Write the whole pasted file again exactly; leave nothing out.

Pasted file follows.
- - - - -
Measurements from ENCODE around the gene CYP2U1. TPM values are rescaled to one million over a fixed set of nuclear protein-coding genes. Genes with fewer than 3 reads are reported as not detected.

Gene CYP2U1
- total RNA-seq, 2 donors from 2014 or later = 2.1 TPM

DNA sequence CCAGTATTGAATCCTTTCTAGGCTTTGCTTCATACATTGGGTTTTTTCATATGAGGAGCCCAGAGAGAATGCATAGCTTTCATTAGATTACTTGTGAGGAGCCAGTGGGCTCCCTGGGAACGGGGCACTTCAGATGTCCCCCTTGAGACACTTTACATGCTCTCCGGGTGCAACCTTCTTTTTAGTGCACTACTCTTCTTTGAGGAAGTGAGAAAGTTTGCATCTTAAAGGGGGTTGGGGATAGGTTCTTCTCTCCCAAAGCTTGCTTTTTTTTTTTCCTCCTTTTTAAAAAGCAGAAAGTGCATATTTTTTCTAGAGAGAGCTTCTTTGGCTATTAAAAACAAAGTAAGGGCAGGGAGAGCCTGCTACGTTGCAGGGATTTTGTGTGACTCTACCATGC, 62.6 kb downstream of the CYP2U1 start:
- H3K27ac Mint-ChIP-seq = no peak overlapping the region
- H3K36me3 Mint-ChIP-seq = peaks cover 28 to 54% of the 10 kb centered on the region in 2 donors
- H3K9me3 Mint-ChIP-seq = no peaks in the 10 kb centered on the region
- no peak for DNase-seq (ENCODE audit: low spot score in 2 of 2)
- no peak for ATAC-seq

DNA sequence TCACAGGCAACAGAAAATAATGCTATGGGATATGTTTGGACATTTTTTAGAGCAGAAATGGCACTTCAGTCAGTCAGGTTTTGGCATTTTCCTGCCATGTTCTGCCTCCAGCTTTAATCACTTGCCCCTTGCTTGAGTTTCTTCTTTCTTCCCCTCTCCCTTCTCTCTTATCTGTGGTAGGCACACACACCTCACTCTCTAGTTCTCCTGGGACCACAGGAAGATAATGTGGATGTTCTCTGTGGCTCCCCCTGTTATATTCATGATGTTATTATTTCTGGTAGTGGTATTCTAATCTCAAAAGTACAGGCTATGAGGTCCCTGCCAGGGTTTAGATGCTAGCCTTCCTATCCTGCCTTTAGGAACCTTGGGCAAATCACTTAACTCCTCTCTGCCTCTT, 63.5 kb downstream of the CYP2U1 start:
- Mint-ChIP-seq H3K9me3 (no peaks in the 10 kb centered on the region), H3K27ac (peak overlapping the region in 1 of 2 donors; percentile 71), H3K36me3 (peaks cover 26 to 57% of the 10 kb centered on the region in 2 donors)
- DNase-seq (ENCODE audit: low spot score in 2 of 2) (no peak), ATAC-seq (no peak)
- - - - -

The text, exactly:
Measurements from ENCODE around the gene CYP2U1. TPM values are rescaled to one million over a fixed set of nuclear protein-coding genes. Genes with fewer than 3 reads are reported as not detected.

Gene CYP2U1
- total RNA-seq, 2 donors from 2014 or later = 2.1 TPM

DNA sequence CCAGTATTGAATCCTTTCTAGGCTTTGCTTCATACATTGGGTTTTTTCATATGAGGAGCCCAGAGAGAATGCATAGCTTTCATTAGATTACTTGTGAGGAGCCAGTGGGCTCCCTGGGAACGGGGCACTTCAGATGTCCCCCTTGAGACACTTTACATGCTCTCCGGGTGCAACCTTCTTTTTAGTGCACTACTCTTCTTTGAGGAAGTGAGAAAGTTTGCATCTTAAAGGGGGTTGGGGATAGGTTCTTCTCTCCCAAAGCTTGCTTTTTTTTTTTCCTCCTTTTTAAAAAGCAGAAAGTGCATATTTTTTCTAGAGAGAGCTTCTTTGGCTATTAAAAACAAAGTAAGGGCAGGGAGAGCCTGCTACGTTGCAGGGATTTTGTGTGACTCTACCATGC, 62.6 kb downstream of the CYP2U1 start:
- H3K27ac Mint-ChIP-seq = no peak overlapping the region
- H3K36me3 Mint-ChIP-seq = peaks cover 28 to 54% of the 10 kb centered on the region in 2 donors
- H3K9me3 Mint-ChIP-seq = no peaks in the 10 kb centered on the region
- no peak for DNase-seq (ENCODE audit: low spot score in 2 of 2)
- no peak for ATAC-seq

DNA sequence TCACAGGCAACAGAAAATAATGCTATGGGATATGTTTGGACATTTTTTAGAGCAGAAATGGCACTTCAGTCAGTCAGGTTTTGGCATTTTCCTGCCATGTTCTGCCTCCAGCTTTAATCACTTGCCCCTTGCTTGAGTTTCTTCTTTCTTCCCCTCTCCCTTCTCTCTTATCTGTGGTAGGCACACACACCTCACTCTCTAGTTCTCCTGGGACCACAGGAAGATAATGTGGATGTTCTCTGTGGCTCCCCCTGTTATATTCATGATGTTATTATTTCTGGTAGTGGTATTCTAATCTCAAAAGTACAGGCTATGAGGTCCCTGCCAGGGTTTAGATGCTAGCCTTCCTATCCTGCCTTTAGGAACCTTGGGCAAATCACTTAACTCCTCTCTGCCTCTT, 63.5 kb downstream of the CYP2U1 start:
- Mint-ChIP-seq H3K9me3 (no peaks in the 10 kb centered on the region), H3K27ac (peak overlapping the region in 1 of 2 donors; percentile 71), H3K36me3 (peaks cover 26 to 57% of the 10 kb centered on the region in 2 donors)
- DNase-seq (ENCODE audit: low spot score in 2 of 2) (no peak), ATAC-seq (no peak)